Monday, September 27, 2010

I Know It When I See It

Ron Suskind quoted an unnamed source during the Bush administration, famously, as claiming the right to construct their own reality arising out of their power. The Tea Partiers seem to all but themselves increasingly at odds with reality, and the Republican Party increasingly unwilling to challenge them on even their most ludicrous beliefs. Such as Krugman, shaking their heads, say outright that their numbers don't add up, their assumptions at odds with data. Doesn't matter. The 'Pledge To America' is equally at odds with any sort of fiscal reality.

I've wondered in this context about the philosophical distance at which some on the left have positioned themselves from the notion of the correspondence theory of truth, the existence of an objective reality, the alleged hegemony of scientific over humanistic takes on life and the alleged demarcation between the two. the right increasingly demonstrates a potted caricature of postmodernism, raising the possibility that there's a fundamental problem with it. Or, perhaps, a less fundamental one, whose desperately needed clarification would exclude righty abuse of the notion.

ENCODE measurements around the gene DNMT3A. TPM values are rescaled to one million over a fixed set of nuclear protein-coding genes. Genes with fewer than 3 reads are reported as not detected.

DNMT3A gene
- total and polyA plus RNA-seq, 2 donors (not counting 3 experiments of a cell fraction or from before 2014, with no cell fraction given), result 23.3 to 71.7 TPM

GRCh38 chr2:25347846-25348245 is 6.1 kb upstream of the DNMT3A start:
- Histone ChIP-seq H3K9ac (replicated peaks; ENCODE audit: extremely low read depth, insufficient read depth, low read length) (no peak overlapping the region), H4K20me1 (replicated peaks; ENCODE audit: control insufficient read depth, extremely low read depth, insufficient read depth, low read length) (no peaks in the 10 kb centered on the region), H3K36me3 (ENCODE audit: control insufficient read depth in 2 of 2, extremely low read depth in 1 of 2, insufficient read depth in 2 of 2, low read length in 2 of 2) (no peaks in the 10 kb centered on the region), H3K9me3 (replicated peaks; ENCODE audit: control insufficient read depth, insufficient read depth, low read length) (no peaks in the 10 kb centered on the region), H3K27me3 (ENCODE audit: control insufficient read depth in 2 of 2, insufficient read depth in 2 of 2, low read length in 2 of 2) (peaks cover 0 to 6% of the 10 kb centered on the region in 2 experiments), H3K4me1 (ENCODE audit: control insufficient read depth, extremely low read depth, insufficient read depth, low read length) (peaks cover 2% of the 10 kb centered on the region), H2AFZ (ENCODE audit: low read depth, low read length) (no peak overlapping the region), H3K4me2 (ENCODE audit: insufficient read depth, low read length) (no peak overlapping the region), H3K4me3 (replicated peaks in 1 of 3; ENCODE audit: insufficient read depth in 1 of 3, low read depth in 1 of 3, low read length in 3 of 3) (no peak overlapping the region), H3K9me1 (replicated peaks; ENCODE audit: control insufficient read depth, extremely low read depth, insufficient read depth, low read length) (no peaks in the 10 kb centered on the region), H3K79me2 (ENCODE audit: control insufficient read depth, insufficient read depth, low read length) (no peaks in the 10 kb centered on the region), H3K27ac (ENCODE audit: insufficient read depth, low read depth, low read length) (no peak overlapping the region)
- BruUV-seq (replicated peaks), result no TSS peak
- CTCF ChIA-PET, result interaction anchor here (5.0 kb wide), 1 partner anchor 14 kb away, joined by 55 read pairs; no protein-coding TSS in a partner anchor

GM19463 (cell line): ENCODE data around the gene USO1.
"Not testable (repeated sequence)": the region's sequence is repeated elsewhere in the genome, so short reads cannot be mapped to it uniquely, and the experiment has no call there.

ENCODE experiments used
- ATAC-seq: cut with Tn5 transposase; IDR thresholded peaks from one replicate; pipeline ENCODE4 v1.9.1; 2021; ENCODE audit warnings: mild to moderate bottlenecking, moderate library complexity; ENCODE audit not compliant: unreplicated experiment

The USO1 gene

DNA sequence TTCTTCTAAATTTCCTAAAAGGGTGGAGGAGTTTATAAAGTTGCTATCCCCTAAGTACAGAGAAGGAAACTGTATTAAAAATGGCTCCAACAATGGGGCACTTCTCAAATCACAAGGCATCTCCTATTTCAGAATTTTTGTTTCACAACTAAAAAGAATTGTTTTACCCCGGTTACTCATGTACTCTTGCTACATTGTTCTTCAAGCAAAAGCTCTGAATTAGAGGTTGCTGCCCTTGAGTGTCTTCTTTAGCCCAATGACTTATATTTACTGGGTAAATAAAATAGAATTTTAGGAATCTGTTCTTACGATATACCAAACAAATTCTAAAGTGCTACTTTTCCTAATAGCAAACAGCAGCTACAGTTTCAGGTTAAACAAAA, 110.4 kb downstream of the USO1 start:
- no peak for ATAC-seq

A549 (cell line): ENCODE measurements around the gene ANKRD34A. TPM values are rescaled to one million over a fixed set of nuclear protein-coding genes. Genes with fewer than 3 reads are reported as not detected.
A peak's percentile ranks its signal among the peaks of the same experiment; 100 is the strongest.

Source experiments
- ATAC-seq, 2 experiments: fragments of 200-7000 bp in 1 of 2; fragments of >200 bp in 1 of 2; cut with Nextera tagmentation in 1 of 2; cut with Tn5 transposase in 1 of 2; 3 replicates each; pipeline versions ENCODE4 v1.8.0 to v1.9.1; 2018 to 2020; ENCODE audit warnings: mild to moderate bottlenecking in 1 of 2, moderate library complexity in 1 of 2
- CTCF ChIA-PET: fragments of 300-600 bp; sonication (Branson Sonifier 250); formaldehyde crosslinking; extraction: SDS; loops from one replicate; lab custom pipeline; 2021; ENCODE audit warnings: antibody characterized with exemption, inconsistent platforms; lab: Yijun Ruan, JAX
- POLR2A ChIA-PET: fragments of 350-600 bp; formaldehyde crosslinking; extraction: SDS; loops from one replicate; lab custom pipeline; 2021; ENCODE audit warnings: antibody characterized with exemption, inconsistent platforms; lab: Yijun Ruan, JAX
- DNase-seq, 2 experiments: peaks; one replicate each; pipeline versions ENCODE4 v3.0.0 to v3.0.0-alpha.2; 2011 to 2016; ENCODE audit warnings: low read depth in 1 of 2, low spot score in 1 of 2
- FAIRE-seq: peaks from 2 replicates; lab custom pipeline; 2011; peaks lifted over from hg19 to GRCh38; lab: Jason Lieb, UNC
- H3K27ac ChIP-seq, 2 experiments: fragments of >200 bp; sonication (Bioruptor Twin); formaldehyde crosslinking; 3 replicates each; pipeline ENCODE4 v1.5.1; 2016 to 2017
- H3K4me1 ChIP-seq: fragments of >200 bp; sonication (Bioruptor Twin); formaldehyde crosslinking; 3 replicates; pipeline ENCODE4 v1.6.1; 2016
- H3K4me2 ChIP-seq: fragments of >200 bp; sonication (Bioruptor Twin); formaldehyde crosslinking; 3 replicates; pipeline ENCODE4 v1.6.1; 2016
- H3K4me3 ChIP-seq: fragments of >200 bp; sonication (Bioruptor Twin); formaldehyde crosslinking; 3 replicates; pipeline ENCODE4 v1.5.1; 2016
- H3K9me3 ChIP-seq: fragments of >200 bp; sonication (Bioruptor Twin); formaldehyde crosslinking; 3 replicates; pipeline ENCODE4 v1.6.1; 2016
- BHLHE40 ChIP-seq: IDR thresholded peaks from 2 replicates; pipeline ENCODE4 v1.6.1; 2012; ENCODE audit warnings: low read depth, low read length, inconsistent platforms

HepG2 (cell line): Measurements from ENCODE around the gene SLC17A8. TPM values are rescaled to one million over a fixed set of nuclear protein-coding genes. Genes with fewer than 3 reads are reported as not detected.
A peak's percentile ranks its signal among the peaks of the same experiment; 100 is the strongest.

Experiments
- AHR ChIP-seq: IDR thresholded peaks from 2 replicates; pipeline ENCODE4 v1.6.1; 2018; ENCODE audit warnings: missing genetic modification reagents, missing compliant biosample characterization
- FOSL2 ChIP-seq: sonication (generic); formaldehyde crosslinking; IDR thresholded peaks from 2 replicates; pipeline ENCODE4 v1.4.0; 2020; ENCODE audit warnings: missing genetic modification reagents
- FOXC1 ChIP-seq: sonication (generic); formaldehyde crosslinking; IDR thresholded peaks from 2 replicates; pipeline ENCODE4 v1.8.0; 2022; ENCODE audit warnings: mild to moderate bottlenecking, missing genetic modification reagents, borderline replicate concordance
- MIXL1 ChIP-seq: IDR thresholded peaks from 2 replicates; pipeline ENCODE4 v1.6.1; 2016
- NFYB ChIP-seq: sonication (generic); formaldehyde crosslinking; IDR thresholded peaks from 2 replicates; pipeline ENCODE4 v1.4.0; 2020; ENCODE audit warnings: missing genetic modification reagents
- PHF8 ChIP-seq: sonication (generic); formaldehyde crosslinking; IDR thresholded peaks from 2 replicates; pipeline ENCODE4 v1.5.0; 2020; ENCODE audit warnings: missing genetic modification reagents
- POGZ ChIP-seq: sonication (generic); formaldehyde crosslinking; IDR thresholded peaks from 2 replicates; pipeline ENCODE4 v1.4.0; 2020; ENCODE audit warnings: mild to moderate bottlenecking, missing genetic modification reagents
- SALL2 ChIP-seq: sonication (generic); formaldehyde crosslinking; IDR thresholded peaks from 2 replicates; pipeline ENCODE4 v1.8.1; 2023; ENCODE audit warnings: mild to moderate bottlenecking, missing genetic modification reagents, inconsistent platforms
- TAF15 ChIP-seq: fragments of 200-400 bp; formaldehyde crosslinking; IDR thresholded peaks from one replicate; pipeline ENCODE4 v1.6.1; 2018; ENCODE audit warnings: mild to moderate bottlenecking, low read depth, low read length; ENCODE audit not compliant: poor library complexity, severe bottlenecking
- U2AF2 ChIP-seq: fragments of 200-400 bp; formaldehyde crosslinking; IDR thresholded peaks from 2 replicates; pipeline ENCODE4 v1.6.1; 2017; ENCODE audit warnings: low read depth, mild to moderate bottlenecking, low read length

The Tea Partiers and, well, sane people, are obviously at odds. Their world views are irreconcilable, and not merely, seems to me, because of intrinsic assumptions equally valid though different, their validity a matter of social construction and nothing else, neither side privileged, but rather because one side is entirely crazy and the other is trying to deal with the real world. I don't see how that can be argued. The Tea Partiers, of course, would disagree with me, and assert precisely the same thing about, well, sane people, and are immune to factual and logical disputation of their positions. I'd like to refute them with more than a Potter Stewart hand-waving 'I know it when I see it'. I'd like to assert, with absolute confidence, that there's a way to objectively distinguish between socially constructed world views based on external correspondence, or lack of it, with reality. Then again, I'd like to do so with respect to science and other human enterprises--an exercise most scientists take as obvious or unnecessary, but which has resisted most rigorous philosophical attempts to do so.

Or, perhaps, I can just say they're all bigoted, intolerant, ignorant and dogmatic, and that lefties aren't. Obviously...

No comments: